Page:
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Childbirth Cubby

Epidural Experiences
~ A Message Board Archive

For those of you who had an epidural during labor . . .

"Women who receive epidural anesthesia early in labor are no more likely to undergo a caesarean-section delivery than women who receive systemic narcotics for initial pain and do not receive an epidural until later in labor, according to a study published in the Feb. 17 issue of the New England Journal of Medicine." Click here to read Kaisernetwork.org Daily Reproductive Health Report on the study.

At what point did you receive the epidural? Did you feel you had it soon enough, too soon, or at the perfect time? Did you end up delivering vaginally or via c-section?

Share your experiences with us!

From lilpea ~ I received an epidural around 10:00 p.m. after 14 hours of progressively painful back labor. I was only dilated to 4 cm at the time, but really suffering. I begged for it. I spent the next 8 hours in an out of it - coupled with shaking, the chills, throwing up, and eventually a fever of 104.3. I had several epi refreshers and did manage to get to 9 cm dilated before the fever (I was also given pitocin sometime in the wee hours). My daughter just couldn't get into position - she was face up and stuck. My regular OB came in just before 8:00 a.m. and ordered me into the surgery (I was originally scheduled to be induced that morning which is why she was there).

"Did you feel you had it soon enough, too soon, or at the perfect time?" It is really hard to say. If I had been encouraged to move around more, my daughter may have turned into proper position - maybe not. I had been laboring for 14 hours before the epidural and she didn't move, but then again, I didn't know she wasn't in position (although the back labor should have clued someone in). All I know is that after the epidural was done I couldn't move so we were limited in what could be done to turn her. Plus, the overnight OB was a hack. (He even apologized to me the next day for screwing everything up.)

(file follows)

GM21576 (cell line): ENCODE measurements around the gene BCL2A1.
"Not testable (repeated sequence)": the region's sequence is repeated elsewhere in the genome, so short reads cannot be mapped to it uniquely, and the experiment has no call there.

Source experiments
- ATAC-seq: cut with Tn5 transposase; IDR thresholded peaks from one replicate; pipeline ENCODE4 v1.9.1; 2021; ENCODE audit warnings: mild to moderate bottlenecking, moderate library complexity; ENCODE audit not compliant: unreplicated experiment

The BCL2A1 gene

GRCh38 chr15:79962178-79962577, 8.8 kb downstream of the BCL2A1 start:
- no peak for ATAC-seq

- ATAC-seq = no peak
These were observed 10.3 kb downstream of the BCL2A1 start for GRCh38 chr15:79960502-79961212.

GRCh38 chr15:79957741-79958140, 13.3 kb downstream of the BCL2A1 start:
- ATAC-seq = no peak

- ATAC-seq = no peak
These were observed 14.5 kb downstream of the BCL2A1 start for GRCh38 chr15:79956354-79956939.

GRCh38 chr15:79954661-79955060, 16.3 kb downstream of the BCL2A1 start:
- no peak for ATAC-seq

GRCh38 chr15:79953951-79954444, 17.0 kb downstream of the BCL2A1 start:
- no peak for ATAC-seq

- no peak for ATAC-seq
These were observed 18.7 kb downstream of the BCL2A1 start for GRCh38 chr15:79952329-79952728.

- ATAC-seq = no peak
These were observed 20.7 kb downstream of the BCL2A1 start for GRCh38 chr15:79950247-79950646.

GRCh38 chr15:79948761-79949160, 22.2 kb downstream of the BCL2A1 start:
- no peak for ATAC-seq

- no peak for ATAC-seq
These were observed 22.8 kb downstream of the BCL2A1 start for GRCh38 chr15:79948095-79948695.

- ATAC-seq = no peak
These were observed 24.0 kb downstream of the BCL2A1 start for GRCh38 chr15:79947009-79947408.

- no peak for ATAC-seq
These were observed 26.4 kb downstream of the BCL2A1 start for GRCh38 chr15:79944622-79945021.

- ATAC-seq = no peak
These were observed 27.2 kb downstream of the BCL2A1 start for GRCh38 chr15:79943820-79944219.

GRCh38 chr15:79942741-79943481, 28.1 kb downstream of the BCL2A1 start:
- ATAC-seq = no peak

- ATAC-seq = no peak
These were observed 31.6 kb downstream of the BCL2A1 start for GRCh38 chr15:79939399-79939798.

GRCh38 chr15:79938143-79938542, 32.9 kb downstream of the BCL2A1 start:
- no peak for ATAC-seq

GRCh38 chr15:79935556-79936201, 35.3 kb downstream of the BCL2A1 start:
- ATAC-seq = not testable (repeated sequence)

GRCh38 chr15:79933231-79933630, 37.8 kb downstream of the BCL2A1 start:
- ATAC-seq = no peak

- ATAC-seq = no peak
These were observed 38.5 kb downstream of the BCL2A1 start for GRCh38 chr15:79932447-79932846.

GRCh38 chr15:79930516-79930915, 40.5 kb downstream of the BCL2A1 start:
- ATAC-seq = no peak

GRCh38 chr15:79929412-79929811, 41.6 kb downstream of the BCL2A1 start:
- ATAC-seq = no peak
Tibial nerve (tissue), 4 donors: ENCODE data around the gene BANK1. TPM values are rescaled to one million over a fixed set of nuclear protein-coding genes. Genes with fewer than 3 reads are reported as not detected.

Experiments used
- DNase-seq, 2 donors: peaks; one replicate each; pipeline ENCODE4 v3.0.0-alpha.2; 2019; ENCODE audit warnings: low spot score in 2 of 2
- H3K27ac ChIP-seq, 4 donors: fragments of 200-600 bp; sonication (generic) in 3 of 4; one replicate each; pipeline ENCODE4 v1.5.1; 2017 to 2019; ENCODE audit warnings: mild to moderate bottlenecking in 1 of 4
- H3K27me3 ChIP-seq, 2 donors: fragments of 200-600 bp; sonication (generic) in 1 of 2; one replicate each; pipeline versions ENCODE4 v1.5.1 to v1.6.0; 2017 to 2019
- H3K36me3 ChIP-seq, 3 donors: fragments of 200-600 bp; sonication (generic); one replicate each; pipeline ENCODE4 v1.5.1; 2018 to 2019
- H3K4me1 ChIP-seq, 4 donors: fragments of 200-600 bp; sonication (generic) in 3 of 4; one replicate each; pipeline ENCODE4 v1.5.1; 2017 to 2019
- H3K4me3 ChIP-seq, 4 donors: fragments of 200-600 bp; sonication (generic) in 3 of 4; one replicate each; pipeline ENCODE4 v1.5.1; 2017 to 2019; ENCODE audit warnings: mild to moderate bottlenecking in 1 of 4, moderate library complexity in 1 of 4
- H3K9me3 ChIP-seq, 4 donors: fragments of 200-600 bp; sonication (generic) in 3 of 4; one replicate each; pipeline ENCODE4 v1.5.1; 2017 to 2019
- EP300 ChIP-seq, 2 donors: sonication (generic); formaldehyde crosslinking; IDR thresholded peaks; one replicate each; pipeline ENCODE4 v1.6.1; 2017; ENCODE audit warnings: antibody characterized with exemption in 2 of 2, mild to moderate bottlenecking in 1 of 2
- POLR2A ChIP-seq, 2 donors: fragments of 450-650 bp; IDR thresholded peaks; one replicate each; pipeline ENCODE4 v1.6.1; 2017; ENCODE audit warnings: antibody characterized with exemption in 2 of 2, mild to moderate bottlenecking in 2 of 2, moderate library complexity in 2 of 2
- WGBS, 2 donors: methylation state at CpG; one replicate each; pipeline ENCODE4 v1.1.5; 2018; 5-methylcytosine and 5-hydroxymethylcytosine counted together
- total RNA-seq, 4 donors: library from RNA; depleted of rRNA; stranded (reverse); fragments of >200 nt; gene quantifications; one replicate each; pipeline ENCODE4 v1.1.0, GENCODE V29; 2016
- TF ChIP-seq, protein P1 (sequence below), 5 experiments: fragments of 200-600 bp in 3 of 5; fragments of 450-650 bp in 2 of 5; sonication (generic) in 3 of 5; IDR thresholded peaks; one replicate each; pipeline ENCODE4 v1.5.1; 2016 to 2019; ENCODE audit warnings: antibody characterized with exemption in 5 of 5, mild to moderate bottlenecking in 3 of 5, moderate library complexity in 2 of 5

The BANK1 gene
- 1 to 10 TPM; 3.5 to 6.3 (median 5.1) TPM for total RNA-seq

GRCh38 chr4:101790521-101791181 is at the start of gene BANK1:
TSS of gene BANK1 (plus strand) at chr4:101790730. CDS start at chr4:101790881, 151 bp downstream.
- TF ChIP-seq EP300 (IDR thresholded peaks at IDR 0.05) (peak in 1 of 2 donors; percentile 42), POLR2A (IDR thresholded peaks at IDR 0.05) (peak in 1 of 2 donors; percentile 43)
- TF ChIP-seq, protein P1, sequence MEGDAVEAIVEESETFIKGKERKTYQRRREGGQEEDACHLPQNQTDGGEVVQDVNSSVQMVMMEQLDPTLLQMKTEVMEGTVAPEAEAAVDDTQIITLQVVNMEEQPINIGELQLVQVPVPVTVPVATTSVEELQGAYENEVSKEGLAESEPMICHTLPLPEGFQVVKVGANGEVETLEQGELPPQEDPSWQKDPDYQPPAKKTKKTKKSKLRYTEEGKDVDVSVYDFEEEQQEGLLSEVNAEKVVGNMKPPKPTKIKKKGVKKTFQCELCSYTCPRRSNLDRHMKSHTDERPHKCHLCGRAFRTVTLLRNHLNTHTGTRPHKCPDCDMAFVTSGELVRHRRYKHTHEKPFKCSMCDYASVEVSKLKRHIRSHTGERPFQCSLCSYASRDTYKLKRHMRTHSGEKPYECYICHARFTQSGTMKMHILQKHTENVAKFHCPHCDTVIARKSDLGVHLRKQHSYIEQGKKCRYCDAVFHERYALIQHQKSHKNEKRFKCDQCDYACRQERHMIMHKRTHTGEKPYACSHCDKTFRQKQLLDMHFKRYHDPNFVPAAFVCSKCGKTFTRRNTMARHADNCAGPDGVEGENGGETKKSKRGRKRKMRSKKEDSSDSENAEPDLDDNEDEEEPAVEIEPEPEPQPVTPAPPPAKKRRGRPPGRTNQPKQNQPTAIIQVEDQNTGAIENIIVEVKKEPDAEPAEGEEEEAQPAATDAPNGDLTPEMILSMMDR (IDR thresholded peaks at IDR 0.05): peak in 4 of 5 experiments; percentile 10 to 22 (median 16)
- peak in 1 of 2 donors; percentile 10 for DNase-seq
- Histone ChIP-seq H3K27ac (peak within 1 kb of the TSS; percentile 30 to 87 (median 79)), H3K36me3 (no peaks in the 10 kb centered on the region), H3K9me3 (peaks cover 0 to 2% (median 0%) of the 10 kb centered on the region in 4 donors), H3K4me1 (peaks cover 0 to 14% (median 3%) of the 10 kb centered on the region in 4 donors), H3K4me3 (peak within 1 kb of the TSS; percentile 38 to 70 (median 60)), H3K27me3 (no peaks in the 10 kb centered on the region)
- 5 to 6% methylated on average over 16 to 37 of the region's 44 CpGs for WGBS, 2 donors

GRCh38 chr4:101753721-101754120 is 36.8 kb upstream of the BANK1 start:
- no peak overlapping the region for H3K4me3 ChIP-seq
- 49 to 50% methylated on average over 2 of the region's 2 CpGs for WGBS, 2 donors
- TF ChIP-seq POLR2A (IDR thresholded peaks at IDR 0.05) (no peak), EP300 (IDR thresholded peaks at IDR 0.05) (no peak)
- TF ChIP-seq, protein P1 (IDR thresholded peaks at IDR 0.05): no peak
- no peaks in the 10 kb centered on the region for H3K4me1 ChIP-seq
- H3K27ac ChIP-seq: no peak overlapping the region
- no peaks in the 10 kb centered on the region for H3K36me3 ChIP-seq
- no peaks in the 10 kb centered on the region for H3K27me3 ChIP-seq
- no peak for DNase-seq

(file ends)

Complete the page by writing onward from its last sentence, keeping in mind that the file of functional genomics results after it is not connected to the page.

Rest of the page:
I ended up with a c-section after 24 hours of labor.

From hedra ~ I received an epidural at 1 cm, but that was after 66 hours of labor with no progress. It was about the right time, for me - I was exhausted, and was desperate for sleep. I didn't need it for pain, thank heavens! (Labor was tiring, but deep relaxation was enough to get me through it easily.) However, it did appear to cause heart instability in my son (possibly due to circulatory changes, since his heart stabilized as long as someone was doing vigorous massage on my legs), so I was glad we didn't use it earlier. We'd used up the other options, and while both Gabe and I were doing okay, I really needed the rest.

I delivered vaginally - 14 hours later! I had the epidural for 12 hours, then pushed for two (only 30 minutes effective pushing, as I was so numb from the multiple boluses of meds, it took a while to wear off). I don't think it speeded things up much at all - being able to sleep on my side appears to have caused my son to turn - it turned out he was slightly malpositioned, and turning onto my side pushed him into position - from then on, it was a clinically-perfect 1 cm per hour progress (after the first two hours on the epidural, anyway).

From Julie 3/12 ~ At what point did you receive the epidural? Cameron: I had been in labor for 16 hours and was dilated to 7. I had him vaginally 1 hour later. Gabrielle: I had been in labor for a little over 8 hours, and had just had the catheter inserted into my back when I started feeling the need to push. They stopped the epidural process and I had her within 20 minutes, so I did not actually receive an epidural with her.

Did you feel you had it soon enough, too soon, or at the perfect time? Obviously we were too late when I had Gabby, and I think I got it too late with Cameron as well: I had actually requested it about an hour previously, and had to wait while they had a problem with another woman's epidural. When I was ready to push I was still so numb that I had a really hard time feeling what I was doing, and ended up with a significant tear. I delivered both vaginally.